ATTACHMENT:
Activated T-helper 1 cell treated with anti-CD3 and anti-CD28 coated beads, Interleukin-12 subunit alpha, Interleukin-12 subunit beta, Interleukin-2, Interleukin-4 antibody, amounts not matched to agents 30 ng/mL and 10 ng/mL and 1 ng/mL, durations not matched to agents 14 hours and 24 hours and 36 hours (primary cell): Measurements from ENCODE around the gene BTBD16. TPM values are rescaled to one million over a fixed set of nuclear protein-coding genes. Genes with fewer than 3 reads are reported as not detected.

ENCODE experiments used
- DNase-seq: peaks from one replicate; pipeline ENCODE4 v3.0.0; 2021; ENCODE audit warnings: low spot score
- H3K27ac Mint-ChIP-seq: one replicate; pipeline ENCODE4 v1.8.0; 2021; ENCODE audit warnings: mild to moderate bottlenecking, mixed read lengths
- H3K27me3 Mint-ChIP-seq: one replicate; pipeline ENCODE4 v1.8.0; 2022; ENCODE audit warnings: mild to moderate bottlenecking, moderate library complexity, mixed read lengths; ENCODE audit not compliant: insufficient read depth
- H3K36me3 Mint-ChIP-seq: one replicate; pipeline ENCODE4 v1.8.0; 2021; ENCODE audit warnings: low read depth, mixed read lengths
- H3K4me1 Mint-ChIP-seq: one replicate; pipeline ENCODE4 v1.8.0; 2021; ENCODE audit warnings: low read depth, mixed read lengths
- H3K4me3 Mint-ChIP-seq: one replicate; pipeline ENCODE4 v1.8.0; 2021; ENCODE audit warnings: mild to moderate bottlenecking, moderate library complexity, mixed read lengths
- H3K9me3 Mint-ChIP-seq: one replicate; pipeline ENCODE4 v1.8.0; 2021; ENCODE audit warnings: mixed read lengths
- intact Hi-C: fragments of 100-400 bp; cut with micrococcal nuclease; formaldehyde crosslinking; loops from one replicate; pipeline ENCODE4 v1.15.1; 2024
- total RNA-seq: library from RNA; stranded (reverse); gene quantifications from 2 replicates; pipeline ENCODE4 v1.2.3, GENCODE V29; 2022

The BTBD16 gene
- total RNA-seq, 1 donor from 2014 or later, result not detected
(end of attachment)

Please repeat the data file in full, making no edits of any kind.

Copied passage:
Activated T-helper 1 cell treated with anti-CD3 and anti-CD28 coated beads, Interleukin-12 subunit alpha, Interleukin-12 subunit beta, Interleukin-2, Interleukin-4 antibody, amounts not matched to agents 30 ng/mL and 10 ng/mL and 1 ng/mL, durations not matched to agents 14 hours and 24 hours and 36 hours (primary cell): Measurements from ENCODE around the gene BTBD16. TPM values are rescaled to one million over a fixed set of nuclear protein-coding genes. Genes with fewer than 3 reads are reported as not detected.

ENCODE experiments used
- DNase-seq: peaks from one replicate; pipeline ENCODE4 v3.0.0; 2021; ENCODE audit warnings: low spot score
- H3K27ac Mint-ChIP-seq: one replicate; pipeline ENCODE4 v1.8.0; 2021; ENCODE audit warnings: mild to moderate bottlenecking, mixed read lengths
- H3K27me3 Mint-ChIP-seq: one replicate; pipeline ENCODE4 v1.8.0; 2022; ENCODE audit warnings: mild to moderate bottlenecking, moderate library complexity, mixed read lengths; ENCODE audit not compliant: insufficient read depth
- H3K36me3 Mint-ChIP-seq: one replicate; pipeline ENCODE4 v1.8.0; 2021; ENCODE audit warnings: low read depth, mixed read lengths
- H3K4me1 Mint-ChIP-seq: one replicate; pipeline ENCODE4 v1.8.0; 2021; ENCODE audit warnings: low read depth, mixed read lengths
- H3K4me3 Mint-ChIP-seq: one replicate; pipeline ENCODE4 v1.8.0; 2021; ENCODE audit warnings: mild to moderate bottlenecking, moderate library complexity, mixed read lengths
- H3K9me3 Mint-ChIP-seq: one replicate; pipeline ENCODE4 v1.8.0; 2021; ENCODE audit warnings: mixed read lengths
- intact Hi-C: fragments of 100-400 bp; cut with micrococcal nuclease; formaldehyde crosslinking; loops from one replicate; pipeline ENCODE4 v1.15.1; 2024
- total RNA-seq: library from RNA; stranded (reverse); gene quantifications from 2 replicates; pipeline ENCODE4 v1.2.3, GENCODE V29; 2022

The BTBD16 gene
- total RNA-seq, 1 donor from 2014 or later, result not detected